It Only Takes 5 Minutes to Become a Morning Person
When you hear people casually say, “Oh, I’m a morning person,” you generally look at them with newfound respect and utter, shocked disbelief.
How is it possible to function in the morning? While you’re still trying to blink the sleep from your eyes and free yourself from that wonderful cage that is your bed, those ‘morning people’ are getting things done.
They have absolutely no business being up and moving that early. Especially without a double shot of espresso coursing through their veins.
But, it might surprise you to hear this, it is not difficult to become a ‘morning person.’ And the benefits are invaluable. One of the greatest benefits to becoming a morning person is that it involves a shift in mentality.
Often, (speaking from personal experience) if you put it in your mind that you will be waking up early the next morning, you will also create a mandate to go to sleep earlier.
So, even though you might be waking up earlier, you are still likely getting at the very least, the same amount of sleep, although you might even be getting more.
Another benefit is a strong feeling of absolute productivity. Accomplishing things before your day really starts is one of the greatest feelings in the world.
It gives you a great sense of self accomplishment, a concept of your own strength that is grounded in reality, and the ability to simply do more with the time you are given.
I said it wasn’t hard to become a morning person. And, even though you may not believe me yet, I fully stand by it.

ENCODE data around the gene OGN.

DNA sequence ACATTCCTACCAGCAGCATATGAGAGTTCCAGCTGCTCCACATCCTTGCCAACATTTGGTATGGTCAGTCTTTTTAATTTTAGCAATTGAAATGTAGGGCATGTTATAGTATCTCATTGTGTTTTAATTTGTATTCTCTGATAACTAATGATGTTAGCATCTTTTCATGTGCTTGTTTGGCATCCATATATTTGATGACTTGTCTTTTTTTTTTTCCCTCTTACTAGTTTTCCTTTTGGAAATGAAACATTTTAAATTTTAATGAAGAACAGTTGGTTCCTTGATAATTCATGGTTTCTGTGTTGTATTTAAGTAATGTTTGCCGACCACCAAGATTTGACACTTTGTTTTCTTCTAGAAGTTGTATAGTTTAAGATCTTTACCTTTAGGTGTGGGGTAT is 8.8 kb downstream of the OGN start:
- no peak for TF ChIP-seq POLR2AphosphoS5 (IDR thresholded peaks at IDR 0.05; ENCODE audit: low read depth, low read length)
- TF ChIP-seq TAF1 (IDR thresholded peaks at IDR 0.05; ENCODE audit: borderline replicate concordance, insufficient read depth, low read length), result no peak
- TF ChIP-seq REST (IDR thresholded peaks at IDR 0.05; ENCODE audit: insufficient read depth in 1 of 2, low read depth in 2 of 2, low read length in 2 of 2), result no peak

There are a few things that you can incorporate into your mornings that will cause your body and your mind to undergo a change, forcing you to function well even before the sun rises.
#1 Be a Goal Setter
Much of your success in the morning is dependent on your success at night. This involves a few things. One of the biggest aspects is obviously going to sleep at a reasonable time.
This means doing your utmost to get at least 7 hours of sleep. If you are consistently clocking in sleep-times of much lower than this magical number of 7 hours, you are not creating an environment for your mind or your body to flourish.
Sleep promotes healing, mental health, memory, reductions in stress, as well as muscle growth, in addition to improving your body’s ability to fight infection.
But getting enough sleep alone won’t make you into a morning person. You also have to consciously shift your mentality.
When you lie down in bed, shut your lights off, and close your eyes, run through a mental list of all the things you want to accomplish. These goals can be related to fitness, work, passions, hobbies, etc. etc.
Anything you want to get done, add it to the list. Firm this list. If you’re feeling really wild, write this list down. I know for me, being able to cross things off a list is a great feeling. But even if you keep the list etched on the inside of your skull, that works too.
Just make sure to set yourself up so you have a set series of things to achieve when you roll yourself out of bed the next morning.
#2 Move the Alarm
I, like most people, like having my alarm right next to my bed. It’s close, which means I can turn it off nice and quick.
The downside to that, as I’m sure many of you have experienced, is that often, when you turn off your alarm, you fall right back into those welcoming arms of sleep.